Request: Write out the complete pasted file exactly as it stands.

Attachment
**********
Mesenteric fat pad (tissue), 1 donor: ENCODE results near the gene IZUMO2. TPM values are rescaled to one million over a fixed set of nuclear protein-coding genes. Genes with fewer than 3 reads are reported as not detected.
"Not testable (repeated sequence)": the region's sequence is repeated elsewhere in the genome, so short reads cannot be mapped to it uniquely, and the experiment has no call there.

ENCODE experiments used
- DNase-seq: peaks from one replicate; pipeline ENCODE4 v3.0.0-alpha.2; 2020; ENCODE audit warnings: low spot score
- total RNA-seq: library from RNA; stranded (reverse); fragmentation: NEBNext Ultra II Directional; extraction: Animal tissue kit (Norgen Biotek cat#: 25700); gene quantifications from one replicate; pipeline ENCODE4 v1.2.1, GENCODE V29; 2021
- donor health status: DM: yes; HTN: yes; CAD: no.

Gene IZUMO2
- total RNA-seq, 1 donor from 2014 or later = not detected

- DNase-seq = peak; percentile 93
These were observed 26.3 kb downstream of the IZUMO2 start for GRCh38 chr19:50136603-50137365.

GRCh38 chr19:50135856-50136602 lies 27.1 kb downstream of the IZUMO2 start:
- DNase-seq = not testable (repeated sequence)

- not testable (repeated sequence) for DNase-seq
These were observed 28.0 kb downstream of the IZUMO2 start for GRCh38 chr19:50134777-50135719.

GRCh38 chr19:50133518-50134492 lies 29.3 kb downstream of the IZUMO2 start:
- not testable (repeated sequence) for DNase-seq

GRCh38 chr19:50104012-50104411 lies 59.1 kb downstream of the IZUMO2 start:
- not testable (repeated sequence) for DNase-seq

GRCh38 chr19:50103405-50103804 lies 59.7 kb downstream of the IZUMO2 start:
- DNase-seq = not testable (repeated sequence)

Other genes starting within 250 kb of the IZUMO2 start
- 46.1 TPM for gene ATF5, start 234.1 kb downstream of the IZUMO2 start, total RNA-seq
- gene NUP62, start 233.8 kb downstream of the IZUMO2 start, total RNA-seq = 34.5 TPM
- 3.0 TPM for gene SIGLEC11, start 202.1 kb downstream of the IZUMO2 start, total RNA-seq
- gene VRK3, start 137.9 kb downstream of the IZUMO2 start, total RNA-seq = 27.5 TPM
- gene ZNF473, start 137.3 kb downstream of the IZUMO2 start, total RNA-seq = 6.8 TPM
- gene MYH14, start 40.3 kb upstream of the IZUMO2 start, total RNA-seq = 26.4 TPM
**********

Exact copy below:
Mesenteric fat pad (tissue), 1 donor: ENCODE results near the gene IZUMO2. TPM values are rescaled to one million over a fixed set of nuclear protein-coding genes. Genes with fewer than 3 reads are reported as not detected.
"Not testable (repeated sequence)": the region's sequence is repeated elsewhere in the genome, so short reads cannot be mapped to it uniquely, and the experiment has no call there.

ENCODE experiments used
- DNase-seq: peaks from one replicate; pipeline ENCODE4 v3.0.0-alpha.2; 2020; ENCODE audit warnings: low spot score
- total RNA-seq: library from RNA; stranded (reverse); fragmentation: NEBNext Ultra II Directional; extraction: Animal tissue kit (Norgen Biotek cat#: 25700); gene quantifications from one replicate; pipeline ENCODE4 v1.2.1, GENCODE V29; 2021
- donor health status: DM: yes; HTN: yes; CAD: no.

Gene IZUMO2
- total RNA-seq, 1 donor from 2014 or later = not detected

- DNase-seq = peak; percentile 93
These were observed 26.3 kb downstream of the IZUMO2 start for GRCh38 chr19:50136603-50137365.

GRCh38 chr19:50135856-50136602 lies 27.1 kb downstream of the IZUMO2 start:
- DNase-seq = not testable (repeated sequence)

- not testable (repeated sequence) for DNase-seq
These were observed 28.0 kb downstream of the IZUMO2 start for GRCh38 chr19:50134777-50135719.

GRCh38 chr19:50133518-50134492 lies 29.3 kb downstream of the IZUMO2 start:
- not testable (repeated sequence) for DNase-seq

GRCh38 chr19:50104012-50104411 lies 59.1 kb downstream of the IZUMO2 start:
- not testable (repeated sequence) for DNase-seq

GRCh38 chr19:50103405-50103804 lies 59.7 kb downstream of the IZUMO2 start:
- DNase-seq = not testable (repeated sequence)

Other genes starting within 250 kb of the IZUMO2 start
- 46.1 TPM for gene ATF5, start 234.1 kb downstream of the IZUMO2 start, total RNA-seq
- gene NUP62, start 233.8 kb downstream of the IZUMO2 start, total RNA-seq = 34.5 TPM
- 3.0 TPM for gene SIGLEC11, start 202.1 kb downstream of the IZUMO2 start, total RNA-seq
- gene VRK3, start 137.9 kb downstream of the IZUMO2 start, total RNA-seq = 27.5 TPM
- gene ZNF473, start 137.3 kb downstream of the IZUMO2 start, total RNA-seq = 6.8 TPM
- gene MYH14, start 40.3 kb upstream of the IZUMO2 start, total RNA-seq = 26.4 TPM